Brendan Eich's departure as CEO of Mozilla in the backlash over his 2008 donation of $1,000 to the campaign for Proposition 8, the California initiative that limited marriage to opposite-sex couples, has sparked a new backlash—over free speech. There has been some absurdly overheated rhetoric on the right, with mentions of the gulag, fascists, jihad, and Torquemada. But even gay authors who champion marriage equality, such as Andrew Sullivan, Frank Bruni, and Dale Carpenter, have assailed a new orthodoxy and intolerance in the liberal camp.
There is no question that Eich's resignation under pressure highlights a larger trend: the increasingly prevailing view that all opposition to same-sex marriage is bigotry akin to racism. In many ways, this attitudinal shift has helped same-sex marriage (for instance, by advancing the judicial opinion that discrimination against gay unions has no rational basis). But if it turns to persecution of dissent, the consequences will be bad not only for intellectual freedom and the cultural climate but ultimately, perhaps, for gay equality as well.
In some ways, the Eich scandal is not the best test case for free speech: being CEO of a company heavily dependent on community relations inevitably limits one's ability to take controversial positions. As usual, it's a matter of whose proverbial ox is being gored: How many of Eich's conservative defenders would be upset if he was in hot water over a donation to a militant atheist group, to the proposed mosque near Ground Zero, or to an organization seeking a total ban on handguns? And, of course, social conservatives have hardly been averse to using the power of the market against pro-gay expression (recall, in the late 1990s, the "Ellen" boycott and that of ABC's "Nothing Sacred," a series about a Catholic priest who questioned church teachings on sexuality).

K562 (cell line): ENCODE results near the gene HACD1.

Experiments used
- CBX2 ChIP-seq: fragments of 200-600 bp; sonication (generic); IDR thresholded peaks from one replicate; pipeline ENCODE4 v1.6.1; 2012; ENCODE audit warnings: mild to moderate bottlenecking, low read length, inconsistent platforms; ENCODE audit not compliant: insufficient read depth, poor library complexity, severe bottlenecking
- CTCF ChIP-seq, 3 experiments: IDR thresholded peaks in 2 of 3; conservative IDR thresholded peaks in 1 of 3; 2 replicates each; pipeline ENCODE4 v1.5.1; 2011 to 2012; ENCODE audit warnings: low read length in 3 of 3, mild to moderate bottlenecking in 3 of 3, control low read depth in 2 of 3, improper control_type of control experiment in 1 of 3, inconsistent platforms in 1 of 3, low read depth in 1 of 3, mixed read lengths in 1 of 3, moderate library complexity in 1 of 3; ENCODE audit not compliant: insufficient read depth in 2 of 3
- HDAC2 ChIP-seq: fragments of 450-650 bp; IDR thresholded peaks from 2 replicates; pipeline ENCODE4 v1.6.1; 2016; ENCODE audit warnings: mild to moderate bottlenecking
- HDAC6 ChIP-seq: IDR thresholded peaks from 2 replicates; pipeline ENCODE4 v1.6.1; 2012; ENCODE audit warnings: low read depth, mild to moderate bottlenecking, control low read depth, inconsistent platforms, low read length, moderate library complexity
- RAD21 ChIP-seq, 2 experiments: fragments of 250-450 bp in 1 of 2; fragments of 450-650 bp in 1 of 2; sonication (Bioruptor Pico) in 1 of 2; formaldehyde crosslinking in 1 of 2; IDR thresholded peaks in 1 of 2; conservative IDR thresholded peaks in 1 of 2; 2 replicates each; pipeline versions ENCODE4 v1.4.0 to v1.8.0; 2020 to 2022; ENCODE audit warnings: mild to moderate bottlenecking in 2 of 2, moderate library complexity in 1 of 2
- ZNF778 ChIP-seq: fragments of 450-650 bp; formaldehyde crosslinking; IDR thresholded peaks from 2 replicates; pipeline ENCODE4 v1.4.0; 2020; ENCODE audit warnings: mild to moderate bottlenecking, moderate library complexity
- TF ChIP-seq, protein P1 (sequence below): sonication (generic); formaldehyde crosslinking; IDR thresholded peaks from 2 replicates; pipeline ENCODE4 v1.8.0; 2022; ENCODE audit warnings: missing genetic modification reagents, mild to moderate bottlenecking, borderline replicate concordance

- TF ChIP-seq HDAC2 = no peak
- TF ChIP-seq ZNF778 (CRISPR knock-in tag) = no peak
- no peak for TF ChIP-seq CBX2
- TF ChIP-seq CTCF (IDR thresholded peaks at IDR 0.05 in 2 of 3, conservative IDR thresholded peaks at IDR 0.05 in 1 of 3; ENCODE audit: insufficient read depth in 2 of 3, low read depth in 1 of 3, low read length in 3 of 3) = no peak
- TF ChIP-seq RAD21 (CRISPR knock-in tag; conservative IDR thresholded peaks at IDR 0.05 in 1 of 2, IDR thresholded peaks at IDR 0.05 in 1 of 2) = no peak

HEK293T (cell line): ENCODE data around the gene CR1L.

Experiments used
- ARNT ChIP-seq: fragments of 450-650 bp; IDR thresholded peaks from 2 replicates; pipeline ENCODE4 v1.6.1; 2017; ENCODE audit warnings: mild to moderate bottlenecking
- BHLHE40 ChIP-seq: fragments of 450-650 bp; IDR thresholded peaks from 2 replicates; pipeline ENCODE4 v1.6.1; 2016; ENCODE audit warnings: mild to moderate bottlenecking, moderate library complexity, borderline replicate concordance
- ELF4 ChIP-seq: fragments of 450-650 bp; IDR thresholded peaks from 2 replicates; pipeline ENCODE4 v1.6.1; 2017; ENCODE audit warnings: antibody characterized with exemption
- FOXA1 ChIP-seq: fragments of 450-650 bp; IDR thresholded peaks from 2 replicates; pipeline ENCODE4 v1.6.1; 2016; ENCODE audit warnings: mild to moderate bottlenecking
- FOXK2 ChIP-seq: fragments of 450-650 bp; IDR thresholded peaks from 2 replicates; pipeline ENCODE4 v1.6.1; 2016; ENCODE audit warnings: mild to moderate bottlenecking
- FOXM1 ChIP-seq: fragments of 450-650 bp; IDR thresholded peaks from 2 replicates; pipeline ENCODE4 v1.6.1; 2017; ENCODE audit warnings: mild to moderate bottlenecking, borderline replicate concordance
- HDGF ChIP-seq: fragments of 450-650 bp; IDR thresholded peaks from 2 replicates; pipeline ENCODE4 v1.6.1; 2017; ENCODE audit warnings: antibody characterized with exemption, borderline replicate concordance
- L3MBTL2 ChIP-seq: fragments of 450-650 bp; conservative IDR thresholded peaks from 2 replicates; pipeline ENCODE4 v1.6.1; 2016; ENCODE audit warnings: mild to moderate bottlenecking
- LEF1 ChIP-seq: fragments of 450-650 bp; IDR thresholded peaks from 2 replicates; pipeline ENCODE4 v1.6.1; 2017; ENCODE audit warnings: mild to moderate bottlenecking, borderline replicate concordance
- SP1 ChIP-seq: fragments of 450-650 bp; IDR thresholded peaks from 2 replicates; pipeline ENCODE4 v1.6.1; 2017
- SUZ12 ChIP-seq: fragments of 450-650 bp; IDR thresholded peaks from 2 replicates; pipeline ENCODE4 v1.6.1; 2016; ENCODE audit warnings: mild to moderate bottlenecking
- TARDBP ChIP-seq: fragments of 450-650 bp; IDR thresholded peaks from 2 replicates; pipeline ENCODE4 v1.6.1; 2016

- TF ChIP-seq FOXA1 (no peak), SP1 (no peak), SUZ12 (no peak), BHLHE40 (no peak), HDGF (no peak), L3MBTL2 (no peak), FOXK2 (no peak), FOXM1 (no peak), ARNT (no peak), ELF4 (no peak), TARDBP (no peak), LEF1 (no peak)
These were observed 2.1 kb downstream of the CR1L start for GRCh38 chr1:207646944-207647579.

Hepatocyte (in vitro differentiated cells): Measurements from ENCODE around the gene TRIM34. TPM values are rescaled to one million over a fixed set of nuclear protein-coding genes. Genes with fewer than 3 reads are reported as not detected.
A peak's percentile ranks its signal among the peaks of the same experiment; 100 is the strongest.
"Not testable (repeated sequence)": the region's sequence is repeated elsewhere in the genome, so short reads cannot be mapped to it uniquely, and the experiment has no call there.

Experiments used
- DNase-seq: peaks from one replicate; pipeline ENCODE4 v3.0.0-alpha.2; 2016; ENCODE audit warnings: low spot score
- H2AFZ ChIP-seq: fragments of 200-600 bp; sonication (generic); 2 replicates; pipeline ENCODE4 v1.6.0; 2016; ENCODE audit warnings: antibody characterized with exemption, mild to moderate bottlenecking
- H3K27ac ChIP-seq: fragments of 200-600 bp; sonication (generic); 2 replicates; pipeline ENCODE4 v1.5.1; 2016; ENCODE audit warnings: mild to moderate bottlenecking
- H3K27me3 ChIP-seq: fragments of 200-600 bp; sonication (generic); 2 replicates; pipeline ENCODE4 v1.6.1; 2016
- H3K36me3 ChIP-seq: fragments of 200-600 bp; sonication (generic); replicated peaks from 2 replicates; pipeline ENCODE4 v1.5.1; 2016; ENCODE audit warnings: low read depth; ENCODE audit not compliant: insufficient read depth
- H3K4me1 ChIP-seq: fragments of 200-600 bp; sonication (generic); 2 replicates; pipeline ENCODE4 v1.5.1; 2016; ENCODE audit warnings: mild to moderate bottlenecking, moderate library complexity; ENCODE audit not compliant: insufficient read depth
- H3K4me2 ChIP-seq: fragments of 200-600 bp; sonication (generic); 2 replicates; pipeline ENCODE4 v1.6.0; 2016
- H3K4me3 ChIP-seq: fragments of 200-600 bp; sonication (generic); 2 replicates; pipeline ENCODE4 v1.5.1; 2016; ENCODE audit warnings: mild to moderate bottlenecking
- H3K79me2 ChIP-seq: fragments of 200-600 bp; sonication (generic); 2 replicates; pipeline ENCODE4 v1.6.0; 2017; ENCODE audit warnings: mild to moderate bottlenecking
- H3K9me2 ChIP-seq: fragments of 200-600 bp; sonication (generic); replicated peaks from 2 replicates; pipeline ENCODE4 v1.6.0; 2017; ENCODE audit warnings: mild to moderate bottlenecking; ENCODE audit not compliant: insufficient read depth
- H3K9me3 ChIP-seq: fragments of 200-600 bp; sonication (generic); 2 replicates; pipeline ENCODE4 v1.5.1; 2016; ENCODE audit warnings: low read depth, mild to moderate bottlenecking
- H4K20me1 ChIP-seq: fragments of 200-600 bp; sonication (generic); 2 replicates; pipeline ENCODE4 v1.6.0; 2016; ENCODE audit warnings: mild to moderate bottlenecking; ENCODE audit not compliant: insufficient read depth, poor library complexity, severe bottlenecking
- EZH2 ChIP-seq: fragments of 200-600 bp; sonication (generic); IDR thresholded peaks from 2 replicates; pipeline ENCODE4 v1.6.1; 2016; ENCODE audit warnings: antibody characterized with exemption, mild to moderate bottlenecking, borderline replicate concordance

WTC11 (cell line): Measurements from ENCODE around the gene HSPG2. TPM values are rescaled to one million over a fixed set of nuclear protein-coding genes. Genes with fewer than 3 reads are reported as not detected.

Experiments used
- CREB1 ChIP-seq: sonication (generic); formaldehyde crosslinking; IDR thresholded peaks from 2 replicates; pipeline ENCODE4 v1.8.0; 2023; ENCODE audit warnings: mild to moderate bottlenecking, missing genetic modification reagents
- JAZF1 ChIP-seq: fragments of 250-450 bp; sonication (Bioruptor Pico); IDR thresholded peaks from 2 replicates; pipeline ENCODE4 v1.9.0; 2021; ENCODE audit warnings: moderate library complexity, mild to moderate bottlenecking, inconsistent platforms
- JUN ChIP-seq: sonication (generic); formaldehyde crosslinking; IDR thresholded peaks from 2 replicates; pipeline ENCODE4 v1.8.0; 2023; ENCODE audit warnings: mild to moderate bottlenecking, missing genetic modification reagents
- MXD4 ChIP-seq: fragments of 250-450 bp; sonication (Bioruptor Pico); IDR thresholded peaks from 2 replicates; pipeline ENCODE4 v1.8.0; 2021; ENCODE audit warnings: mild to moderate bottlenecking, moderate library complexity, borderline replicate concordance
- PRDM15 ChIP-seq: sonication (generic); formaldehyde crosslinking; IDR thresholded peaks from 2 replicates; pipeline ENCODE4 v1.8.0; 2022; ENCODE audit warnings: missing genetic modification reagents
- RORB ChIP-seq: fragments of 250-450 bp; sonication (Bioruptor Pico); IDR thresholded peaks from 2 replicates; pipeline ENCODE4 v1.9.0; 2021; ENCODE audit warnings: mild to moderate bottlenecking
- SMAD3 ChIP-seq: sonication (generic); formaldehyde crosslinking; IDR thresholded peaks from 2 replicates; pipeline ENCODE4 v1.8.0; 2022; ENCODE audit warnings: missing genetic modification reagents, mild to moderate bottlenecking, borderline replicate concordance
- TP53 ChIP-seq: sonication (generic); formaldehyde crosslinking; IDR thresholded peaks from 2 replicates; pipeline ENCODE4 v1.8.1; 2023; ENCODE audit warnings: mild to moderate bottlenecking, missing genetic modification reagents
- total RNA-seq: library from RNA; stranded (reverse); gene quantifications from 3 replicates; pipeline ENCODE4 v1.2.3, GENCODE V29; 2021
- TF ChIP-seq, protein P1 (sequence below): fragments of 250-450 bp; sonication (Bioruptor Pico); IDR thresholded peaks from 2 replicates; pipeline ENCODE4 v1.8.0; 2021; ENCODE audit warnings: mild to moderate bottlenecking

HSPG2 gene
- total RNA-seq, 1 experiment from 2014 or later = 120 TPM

However, conservative hypocrisy doesn't make the liberal version better. And, given that Eich was hardly a crusader against same-sex marriage, the "outing" of his donation, the organized anti-Firefox campaign after his promotion, and the pressure on him to publicly recant and affirm his support for same-sex marriage do have nasty inquisitorial overtones.
More troubling examples of new intolerance come from the academy. Earlier this year, the Stanford chapter of the Anscombe Society, which advocates premarital chastity and other traditional values, was granted its request for $600 in Graduate Student Council funds toward a symposium on "Marriage, Family and the Media." Then, news of the event, intended to promote the idea of marriage as a one-man, one-woman union, caused an outcry from campus activists. At the March 12 meeting of the Council, the conference was denounced as promoting "hateful," "bigoted," and "unacceptable" ideas. The funding was revoked; the Undergraduate Senate also turned down the Society's request for funds. While the group was able to secure other funding, the university administration tried to hit it with $5,600 in "security fees" for the April 5 event—though this demand was dropped after negative publicity and pressure from the Foundation for Individual Rights in Education.
Meanwhile, at Swarthmore, a February panel featuring Princeton professors Cornel West and Robert George drew heated objections because of George's conservative views of sexuality and marriage—rather ironically, considering that the central theme of the event was communication across differences in values. While the panel eventually proceeded without disruption, many students interviewed for Swarthmore's Daily Gazette expressed unhappiness with it, and specifically with the notion that George's ideas deserved a hearing. During question and answer, a student chastised West for providing a platform to someone with such views.
Let's face it: however committed we may be to intellectual diversity and free exchange of ideas, few would criticize a school's refusal to fund an event in defense of anti-miscegenation laws, or welcome the presence of a white supremacist on a panel about bridging differences. Should the belief that marriage is a male-female union be treated the same way? For many, the answer is yes. At Slate.com, some commenters have criticized the magazine for merely allowing columnist William Saletan—a supporter of equal marriage rights for gays—to argue that opposition to same-sex marriage is not equivalent to racism.